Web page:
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Old 14th August 2013, 14:15   #1
Hector
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Outground cricket

Afternoon all,

I am currently in the process of writing a book about outground cricket; the various grounds , its appeal, how it is dwindling in the first class game etc and i am interested in people's opinions on the subject.
Does outground cricket have a future? Or is it something of an anachronism?
Is it now simply not cost effective to continue or should counties make an active drive to take games around their county rather than staying in one city / town?

There's also a bit about minor-counties in the book, mainly focusing on grounds that have been used for first-class cricket in the past.

I'd be very interested in people's opinions!
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Old 14th August 2013, 14:26   #2
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The Southend festival was profitable, Colchester ran at a loss. The Essex Committee live closer to Colchester.

Which one do you think was chopped?
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Old 14th August 2013, 14:52   #3
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I love going to the Horsham festival and it's normally jam-packed, although this year Somerset got beaten in less than 5 sessions so it wasn't as successful as normal. The atmosphere is always better at the outgrounds I feel and I wish the ECB would make it a rule that counties take a certain amount of games around the county in order to get their funding.
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Old 14th August 2013, 15:46   #4
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I'll be going to Scarborough later this month - it's not really a festival any more, with two blocks of cricket in different parts of the season. But there's an argument for playing more cricket there, the attendances are better than at Headingley, for a start.
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Old 14th August 2013, 21:52   #5
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Scarborough is an incredibly under-used venue, IMHO.

I use the term "venue" rather than ground, because a lot of cricket is played there - just not commercial, well-attended cricket.

I grew up with this ground, so for many years I assumed all cricket grounds used for county matches were at least up to this standard.

I fact, it is a 10,000 capacity venue, pretty much in the central part of a town, that gets around 10 days' use as a "venue" a year. Extraordinary. It puts the Sheikh Zayed Stadium to shame.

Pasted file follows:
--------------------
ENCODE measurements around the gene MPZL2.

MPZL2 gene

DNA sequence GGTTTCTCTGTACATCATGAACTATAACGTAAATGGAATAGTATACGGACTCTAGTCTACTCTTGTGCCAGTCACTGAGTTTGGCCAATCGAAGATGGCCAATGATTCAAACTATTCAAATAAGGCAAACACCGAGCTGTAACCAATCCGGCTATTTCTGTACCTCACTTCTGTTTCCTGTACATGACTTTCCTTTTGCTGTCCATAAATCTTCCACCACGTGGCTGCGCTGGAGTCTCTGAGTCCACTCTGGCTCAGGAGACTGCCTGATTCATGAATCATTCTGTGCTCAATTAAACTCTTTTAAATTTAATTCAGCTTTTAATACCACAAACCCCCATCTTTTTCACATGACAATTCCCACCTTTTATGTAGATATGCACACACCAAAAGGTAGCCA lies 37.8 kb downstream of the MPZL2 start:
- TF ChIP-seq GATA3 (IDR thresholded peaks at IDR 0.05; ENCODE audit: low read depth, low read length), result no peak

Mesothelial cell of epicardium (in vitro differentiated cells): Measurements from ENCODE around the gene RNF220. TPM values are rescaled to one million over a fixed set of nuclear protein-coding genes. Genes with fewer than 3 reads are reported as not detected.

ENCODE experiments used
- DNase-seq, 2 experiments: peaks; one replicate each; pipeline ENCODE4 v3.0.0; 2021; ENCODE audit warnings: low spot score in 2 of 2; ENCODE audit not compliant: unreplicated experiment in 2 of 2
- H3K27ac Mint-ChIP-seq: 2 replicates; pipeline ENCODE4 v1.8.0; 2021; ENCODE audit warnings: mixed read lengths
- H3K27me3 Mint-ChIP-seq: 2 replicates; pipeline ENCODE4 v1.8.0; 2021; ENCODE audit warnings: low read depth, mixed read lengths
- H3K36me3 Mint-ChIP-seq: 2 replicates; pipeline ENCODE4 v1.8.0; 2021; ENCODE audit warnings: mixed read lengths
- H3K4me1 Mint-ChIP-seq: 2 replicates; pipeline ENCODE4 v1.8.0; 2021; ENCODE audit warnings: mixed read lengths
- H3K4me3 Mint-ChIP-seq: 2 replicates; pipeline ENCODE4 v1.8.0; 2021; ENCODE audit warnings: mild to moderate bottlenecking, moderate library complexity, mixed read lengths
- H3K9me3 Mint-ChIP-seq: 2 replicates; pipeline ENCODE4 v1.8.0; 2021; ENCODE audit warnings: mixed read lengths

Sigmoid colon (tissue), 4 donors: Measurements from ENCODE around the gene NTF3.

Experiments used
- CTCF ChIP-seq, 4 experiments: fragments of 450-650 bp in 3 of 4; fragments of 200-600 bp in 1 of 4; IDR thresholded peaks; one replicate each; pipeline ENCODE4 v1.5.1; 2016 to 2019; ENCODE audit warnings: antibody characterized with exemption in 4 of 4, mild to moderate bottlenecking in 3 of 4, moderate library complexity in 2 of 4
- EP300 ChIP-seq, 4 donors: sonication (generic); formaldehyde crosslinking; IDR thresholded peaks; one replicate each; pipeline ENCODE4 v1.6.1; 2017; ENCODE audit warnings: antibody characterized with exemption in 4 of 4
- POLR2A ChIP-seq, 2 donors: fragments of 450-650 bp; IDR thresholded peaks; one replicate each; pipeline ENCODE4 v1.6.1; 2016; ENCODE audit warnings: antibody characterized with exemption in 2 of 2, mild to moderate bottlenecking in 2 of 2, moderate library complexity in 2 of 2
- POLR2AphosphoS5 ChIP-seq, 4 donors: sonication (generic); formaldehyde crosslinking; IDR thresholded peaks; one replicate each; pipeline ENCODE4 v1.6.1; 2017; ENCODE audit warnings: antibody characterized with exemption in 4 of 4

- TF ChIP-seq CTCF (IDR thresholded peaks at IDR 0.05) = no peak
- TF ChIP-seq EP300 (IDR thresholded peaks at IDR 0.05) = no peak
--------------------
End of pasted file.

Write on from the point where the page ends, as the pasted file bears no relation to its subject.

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Old 15th August 2013, 10:16   #6
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At times I think its wrong to call Scarborough an 'outground' ... its a larger capacity & has better facilities than many a few 'county grounds' & as has been said gets bigger crowds than most, especially for championship matches.

Scarborough is also an institution in the Yorkshire ranks. Many members decamp to the town for the matches .... I've been doing it for 25 years ... this can be shown by the way that Yorks kept playing at Scarborough after 1996 when they 'dropped' the other outgrounds i.e. Bradford, Harrogate, Abbeydale & Middlesbrough.

Funily enough Scarborough is best shown when a match finishes early or it rains ... you get lots of bored cricket fans wandering round the town .. you can spot the aura of depression easily.

The 'problem' is that a Scarborough match is like being on planet cricket .. you can't get away from a match ... one day Yorks had a complete disaster ... so in the evening 3 of us avoided pubs where knew we'd see cricket fans so we could 'cheer up' .... we were sat in one pub when a family sat on the next table ... the husband immediately turned to us & started talking how bad Yorkshire were .. as they'd seen us at the ground
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Old 15th August 2013, 10:20   #7
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Thankfully Derbyshire have returned to Chesterfield. Of course they played Yorkshire ... as its nearer to Sheffield than Leeds it ... & thankfully this season they got good weather ... the first day of the championship match got 2,000 & by day 3 there were still probably 1,000 in attendance.

I don't normally bother what Dickie Bird says .. but for once he's right ... in good weather Chesterfield is a perfect place to watch cricket (provided its sunny its Dickie's 2nd favourite ground after Lords).
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Old 15th August 2013, 11:42   #8
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Scarborough is not just my favourite outground, it's right up there in my fave grounds of all types. A delightful hotch-potch of seating areas, a good elevated straight view at one end, the ability to get close to the rope without being told off and a cracking burger van. Have they sorted the bogs in the Costcutter Stand yet? I'm sure I saw the ghost of Schofield Haigh wandering about them some years back.
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Old 15th August 2013, 11:52   #9